dirtHere’s some dishing the dirt. There will always be a bit of Nebraska farmer in me. I can’t help it if I feel a connection to digging in the dirt, er wait, soil. You may have heard me share before that my soil science instructor in college lectured about the difference between dirt and soil.

“Dirt is misplaced soil. Dirt is the stuff that gets under your fingernails,” my professor boomed with his commanding voice. “Dirt is what you drag into the house on your shoes.”

Got it, sir. Soil is where we grow our flowers, shrubs and vegetables. Garden soil. Potting soil. Topsoil. Got it, sir.

Itching to Dig in the Dir_, Soil

Last weekend I bought a bag or two of topsoil and potting soil to work on planting my annual flowers and replacing some perennials in my yard. Well, in semi-arid southeastern Colorado it actually rained throughout the entire Memorial Day weekend. Sigh. Much-needed moisture, just not on my schedule.

By Tuesday, my fingers were more than itching to dig into the dirt, er, soil, and plant my flowers. I’m still whittling away on carefully shimmying the delicate flowers and their hair-fine roots from their plastic containers and transplanting them in dir… er, soil.

Last night I was planting my array of bold and beautiful begonias and verbena from my deck table. The sun slipped behind Pikes Peak as I hurried to finish. But alas, I ran out of potting soil. That got me to thinking about a recent devotional I read about how vibrant wildflowers have built-in systems to survive without humans caring for them.

Digging Deep

Scientists (and probably my retired soil science professor) have discovered that when drought sets in and the rest of vegetation struggles, certain wildflowers turn to their own storage system. Instead of allowing their seeds to push through the soil, the plants store significant quantities of their seeds underground. When no rain falls, these clever plants are not panicked. They switch to their backup preservation mode. They dig deep with their seeds. They wait. They bend when life dares them to break. Talk about resiliency when the heat is on!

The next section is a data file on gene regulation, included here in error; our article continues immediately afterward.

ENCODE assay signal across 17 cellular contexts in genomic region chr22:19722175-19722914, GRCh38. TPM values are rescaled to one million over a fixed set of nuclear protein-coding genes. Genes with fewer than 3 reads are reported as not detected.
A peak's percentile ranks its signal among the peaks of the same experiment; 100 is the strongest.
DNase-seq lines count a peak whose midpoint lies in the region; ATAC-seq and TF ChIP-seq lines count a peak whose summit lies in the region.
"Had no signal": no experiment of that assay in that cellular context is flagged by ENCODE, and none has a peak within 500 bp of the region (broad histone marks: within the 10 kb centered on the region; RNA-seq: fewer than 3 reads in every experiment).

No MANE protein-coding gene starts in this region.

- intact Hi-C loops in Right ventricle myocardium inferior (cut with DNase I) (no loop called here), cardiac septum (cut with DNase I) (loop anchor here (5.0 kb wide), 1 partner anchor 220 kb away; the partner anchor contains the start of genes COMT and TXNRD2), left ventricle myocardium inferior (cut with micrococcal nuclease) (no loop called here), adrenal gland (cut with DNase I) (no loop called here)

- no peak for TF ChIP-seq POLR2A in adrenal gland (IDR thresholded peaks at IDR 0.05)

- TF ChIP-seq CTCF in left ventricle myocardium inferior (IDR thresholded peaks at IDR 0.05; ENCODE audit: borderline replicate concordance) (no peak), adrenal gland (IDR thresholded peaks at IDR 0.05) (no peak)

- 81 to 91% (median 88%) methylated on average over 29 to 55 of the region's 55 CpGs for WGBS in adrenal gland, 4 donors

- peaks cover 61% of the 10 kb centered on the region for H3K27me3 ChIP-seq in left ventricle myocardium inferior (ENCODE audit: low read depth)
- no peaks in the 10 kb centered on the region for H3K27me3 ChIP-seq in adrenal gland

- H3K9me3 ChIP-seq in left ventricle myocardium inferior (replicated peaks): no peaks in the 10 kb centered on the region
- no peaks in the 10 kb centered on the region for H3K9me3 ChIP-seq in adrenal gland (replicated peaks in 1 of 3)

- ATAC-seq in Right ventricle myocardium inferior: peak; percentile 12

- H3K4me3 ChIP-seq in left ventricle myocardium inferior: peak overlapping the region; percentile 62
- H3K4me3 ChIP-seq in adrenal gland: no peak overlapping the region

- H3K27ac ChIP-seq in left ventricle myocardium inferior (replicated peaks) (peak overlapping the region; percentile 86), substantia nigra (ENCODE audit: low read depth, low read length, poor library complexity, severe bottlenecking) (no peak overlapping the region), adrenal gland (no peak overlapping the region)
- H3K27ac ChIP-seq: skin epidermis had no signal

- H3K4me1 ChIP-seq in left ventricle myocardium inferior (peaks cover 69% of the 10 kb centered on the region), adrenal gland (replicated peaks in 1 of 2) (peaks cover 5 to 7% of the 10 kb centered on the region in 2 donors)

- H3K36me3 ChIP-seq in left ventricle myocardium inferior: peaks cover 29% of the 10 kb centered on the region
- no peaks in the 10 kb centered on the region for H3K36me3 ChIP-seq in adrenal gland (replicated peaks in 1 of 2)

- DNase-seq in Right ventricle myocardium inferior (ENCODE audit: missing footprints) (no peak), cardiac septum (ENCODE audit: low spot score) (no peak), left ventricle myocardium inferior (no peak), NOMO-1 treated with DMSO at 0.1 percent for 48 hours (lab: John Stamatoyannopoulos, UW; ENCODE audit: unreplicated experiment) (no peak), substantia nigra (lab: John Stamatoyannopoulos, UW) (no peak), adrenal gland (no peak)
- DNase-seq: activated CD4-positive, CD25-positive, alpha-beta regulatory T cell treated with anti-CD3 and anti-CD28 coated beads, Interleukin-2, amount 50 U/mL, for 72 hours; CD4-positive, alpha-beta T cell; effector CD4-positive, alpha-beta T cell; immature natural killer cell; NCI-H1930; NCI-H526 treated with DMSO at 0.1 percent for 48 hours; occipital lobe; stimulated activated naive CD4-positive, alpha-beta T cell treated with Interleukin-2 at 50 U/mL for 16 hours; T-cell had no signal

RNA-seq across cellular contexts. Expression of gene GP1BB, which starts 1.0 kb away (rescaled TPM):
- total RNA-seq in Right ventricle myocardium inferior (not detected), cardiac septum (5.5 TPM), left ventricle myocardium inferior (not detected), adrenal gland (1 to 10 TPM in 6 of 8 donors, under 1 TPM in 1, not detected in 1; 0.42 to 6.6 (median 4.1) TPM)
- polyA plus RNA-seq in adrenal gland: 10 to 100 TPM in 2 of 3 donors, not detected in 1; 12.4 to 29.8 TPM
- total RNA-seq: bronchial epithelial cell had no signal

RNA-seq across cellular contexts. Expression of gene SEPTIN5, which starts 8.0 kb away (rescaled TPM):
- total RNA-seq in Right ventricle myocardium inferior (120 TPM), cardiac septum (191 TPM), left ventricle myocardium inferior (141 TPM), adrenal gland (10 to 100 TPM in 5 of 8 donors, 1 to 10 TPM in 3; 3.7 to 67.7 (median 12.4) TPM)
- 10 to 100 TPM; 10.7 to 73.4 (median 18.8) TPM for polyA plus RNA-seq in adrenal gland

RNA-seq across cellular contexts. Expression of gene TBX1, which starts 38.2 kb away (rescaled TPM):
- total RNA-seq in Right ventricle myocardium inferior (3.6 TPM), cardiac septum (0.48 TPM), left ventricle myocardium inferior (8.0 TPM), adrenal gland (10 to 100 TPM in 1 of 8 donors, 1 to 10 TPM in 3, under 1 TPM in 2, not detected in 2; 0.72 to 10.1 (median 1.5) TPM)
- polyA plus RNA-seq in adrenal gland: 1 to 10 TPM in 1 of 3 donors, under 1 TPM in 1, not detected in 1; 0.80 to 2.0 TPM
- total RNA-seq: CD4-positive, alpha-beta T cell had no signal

After the drought ends, the resourceful wildflowers release their saved seeds to flourish into new, vivid wildflowers. All this sounds a bit like us in these COVID post-quarantine days. This past year, many of us were ushered into a survival-style mode. We waited and endured for our businesses, activities, travel and much more to survive the drought of lockdowns and uncertainty. We longed for the drought of social distancing and severe health concerns to lift.

We, like certain well-designed wildflowers, dug deep in a backup preservation mode. We kept bending and flexing our way through the searing heat of life just feeling upside down. But we made it! The springtime rains are coming just like they did for my arid yard last weekend. Gorgeous new flowers are starting to bloom. Are you noticing?

So as I finish up my annual planting of my petunias, marigolds and pansies this weekend (just a week behind normal), I’ll be thinking of you. Here’s some more dishing the dirt. When I scrub the dirt from under my fingernails and sweep up the dirt from my deck, I’ll be thinking of my soil science professor. Got it, sir.

 

 

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